Hy Pickering of the British and Foreign Bible Society said once that to meet its demands, it has to publish one copy every three seconds day and night, 22 copies every minute day and night, 1,369 copies every hour day and night, and 32,876 every day in the year!
You see, Truth is always appealing, especially in today’s world that is starving for straight answers and a stable foundation to build upon. And one of the refreshing beauties of Truth is that it is unchanging. Truth is not bound by a culture or era. How compelling to build one’s life on stability, peace, Truth.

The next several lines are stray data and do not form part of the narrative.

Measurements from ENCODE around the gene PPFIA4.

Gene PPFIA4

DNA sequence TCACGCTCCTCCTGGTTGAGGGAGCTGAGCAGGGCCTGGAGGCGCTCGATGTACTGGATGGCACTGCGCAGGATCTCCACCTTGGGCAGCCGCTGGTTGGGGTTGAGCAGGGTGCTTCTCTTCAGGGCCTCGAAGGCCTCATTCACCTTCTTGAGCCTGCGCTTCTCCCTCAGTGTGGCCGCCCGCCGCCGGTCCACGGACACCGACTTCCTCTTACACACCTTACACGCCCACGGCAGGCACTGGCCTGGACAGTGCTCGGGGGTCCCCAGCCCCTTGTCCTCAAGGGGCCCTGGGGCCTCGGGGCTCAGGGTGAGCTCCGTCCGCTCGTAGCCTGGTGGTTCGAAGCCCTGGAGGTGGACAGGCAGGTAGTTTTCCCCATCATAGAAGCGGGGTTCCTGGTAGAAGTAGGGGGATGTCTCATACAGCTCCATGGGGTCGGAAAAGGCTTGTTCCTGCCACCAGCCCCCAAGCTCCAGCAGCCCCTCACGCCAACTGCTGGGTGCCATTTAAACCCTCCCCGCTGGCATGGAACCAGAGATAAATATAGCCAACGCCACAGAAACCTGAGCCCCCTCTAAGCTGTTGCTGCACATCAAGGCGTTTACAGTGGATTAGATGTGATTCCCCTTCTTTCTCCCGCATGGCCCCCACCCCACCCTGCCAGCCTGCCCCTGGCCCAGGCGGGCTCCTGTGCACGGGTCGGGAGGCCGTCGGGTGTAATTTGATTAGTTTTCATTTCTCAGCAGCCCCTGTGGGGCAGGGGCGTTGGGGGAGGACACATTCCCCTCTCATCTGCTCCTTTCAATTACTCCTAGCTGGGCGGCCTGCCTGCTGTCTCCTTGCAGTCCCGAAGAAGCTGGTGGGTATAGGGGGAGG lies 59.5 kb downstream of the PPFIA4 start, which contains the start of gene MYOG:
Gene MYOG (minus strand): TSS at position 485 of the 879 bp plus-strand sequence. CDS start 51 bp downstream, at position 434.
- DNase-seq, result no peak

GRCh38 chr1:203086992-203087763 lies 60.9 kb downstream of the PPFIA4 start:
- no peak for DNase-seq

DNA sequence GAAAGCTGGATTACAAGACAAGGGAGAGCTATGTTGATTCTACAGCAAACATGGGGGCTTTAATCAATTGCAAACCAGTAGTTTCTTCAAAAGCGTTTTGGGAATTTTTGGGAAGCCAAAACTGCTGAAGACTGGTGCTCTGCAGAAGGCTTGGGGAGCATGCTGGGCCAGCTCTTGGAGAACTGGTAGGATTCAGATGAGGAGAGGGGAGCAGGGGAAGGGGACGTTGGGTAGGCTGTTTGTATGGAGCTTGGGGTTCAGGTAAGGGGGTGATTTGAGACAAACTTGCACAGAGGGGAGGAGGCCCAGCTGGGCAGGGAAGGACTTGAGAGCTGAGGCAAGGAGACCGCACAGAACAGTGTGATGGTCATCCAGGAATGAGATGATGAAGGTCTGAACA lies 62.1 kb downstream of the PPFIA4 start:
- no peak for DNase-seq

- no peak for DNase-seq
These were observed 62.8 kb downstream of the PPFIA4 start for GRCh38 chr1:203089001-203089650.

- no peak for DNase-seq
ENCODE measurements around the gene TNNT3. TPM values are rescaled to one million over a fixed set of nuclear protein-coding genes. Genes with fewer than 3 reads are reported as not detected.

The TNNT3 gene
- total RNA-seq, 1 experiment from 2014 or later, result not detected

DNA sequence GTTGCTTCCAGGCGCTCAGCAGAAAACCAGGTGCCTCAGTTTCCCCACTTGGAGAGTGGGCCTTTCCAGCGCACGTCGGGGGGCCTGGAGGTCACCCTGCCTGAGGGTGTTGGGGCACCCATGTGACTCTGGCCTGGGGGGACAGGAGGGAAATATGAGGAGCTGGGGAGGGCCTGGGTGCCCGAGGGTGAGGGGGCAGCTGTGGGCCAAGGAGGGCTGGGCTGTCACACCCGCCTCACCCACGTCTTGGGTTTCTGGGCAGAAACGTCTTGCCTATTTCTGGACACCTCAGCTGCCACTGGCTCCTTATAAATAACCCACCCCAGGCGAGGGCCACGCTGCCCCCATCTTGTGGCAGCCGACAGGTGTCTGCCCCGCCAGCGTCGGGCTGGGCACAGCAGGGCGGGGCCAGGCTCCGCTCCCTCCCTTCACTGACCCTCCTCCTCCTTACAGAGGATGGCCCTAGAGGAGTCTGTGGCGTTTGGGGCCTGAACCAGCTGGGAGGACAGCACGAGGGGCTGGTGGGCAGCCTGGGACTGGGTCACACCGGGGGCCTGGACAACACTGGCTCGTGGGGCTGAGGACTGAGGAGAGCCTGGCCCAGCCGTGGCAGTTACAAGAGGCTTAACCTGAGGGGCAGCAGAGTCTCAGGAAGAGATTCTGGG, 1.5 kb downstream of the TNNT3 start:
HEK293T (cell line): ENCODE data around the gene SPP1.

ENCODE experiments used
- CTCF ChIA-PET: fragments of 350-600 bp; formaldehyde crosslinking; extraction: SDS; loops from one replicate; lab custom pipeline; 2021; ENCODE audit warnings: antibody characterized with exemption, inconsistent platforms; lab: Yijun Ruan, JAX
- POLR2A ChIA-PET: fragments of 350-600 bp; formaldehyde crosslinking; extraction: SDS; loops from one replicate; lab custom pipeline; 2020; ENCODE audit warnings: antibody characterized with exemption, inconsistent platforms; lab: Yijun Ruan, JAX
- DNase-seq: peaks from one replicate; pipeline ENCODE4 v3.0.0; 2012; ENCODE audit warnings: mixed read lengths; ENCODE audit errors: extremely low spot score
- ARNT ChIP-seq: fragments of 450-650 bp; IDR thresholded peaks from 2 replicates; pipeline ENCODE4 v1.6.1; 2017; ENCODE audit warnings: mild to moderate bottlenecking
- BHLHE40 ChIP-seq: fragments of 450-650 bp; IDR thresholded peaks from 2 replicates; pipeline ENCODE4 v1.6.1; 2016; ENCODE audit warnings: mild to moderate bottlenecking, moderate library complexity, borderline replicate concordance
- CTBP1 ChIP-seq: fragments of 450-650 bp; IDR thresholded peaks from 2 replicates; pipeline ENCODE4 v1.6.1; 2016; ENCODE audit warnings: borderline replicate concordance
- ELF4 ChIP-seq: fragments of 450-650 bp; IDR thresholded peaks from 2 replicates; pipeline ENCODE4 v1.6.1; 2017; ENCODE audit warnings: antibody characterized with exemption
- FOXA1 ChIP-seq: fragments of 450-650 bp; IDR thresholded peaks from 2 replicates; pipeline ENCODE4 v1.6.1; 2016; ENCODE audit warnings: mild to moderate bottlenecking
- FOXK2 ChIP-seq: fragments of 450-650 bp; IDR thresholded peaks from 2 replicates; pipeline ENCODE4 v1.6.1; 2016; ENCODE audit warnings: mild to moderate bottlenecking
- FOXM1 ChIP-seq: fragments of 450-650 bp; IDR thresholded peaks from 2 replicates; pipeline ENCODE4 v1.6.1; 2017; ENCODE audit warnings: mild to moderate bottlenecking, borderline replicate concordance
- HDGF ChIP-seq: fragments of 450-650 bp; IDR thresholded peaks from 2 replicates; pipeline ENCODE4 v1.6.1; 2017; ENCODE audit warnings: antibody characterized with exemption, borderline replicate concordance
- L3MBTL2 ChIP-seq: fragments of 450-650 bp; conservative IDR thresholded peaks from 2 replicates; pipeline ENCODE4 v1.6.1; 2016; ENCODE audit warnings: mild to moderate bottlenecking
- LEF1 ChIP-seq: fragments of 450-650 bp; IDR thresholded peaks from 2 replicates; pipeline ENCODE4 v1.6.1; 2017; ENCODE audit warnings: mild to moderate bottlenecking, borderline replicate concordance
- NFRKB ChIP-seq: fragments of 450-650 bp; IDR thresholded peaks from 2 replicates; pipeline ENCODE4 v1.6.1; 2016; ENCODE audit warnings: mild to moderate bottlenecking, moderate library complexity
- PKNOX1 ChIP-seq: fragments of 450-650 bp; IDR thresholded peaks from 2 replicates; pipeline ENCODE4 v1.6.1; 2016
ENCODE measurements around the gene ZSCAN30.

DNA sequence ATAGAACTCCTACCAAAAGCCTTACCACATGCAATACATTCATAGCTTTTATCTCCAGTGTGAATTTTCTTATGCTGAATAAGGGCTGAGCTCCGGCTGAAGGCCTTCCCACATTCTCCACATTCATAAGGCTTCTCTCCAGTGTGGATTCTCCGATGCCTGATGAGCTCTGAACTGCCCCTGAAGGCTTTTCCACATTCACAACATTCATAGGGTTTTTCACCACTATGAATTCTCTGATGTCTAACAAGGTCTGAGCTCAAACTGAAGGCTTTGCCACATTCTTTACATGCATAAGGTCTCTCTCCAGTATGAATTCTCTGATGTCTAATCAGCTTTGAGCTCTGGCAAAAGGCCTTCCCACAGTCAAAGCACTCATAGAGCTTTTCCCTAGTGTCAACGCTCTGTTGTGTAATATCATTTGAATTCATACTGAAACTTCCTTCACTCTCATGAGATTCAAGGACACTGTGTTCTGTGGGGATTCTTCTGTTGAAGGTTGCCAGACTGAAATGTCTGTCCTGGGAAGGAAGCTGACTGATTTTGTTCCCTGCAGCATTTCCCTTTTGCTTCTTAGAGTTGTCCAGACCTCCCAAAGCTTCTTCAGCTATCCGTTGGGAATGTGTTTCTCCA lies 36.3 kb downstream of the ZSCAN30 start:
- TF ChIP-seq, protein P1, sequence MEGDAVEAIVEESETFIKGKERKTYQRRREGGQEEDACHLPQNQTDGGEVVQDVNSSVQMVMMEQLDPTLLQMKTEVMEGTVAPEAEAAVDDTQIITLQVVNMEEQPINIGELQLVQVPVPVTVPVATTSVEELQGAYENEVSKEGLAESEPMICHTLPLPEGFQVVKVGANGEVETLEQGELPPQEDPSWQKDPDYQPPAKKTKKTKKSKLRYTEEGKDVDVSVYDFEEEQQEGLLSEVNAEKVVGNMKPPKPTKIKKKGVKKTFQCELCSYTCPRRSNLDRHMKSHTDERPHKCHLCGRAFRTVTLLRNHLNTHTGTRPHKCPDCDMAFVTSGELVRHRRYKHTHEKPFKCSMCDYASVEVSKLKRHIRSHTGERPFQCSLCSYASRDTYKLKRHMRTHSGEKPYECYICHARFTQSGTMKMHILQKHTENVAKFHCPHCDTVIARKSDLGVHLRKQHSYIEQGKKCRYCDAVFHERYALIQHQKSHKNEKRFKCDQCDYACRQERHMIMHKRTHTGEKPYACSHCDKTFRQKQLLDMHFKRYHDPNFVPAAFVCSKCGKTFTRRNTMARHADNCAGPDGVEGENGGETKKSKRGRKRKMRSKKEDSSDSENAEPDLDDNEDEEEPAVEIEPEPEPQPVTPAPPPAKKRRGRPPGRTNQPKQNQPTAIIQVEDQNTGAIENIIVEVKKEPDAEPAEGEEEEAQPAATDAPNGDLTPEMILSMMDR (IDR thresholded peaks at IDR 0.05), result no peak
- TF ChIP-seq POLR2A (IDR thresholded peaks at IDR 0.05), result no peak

But let’s explore a bit deeper. (The next idea I’ll present I owe in large part to The Best of Josh McDowell: A Ready Defense — and my good friend Josiah Smith who suggested the book.) We do not have the original manuscripts of Scripture; what we have are ancient copies, which I will prove are astoundingly reliable. In McDowell’s words: “There are now more than 5,300 known Greek manuscripts of the New Testament. Add over 10,000 Latin Vulgate and at least 9,300 other early versions and we have more than 24,000 manuscript copies…of the New Testament in existence. No other document of antiquity even begins to approach such numbers and attestation. In comparison, the Iliad by Homer is second with only 643 manuscripts that still survive.” Fascinatingly, these 24,000 are faithful to each other! In fact, the shortest timespan between the original manuscript of any work of antiquity (besides the Bible) and any copy is 500 years (quite a frightful jump), and that also happens to be the Iliad. Copies of Aristotle’s originals are dated 1,400 years apart (and only 49 copies exist), and copies of Plato’s originals are dated 1,200 years apart (and only 7 copies exist).. and still, we regard those highly. The New Testament, on the other hand, finds its earliest copy of an original manuscript at simply 25 years from the original — again, with more than 24,000 copies that are faithful to each other.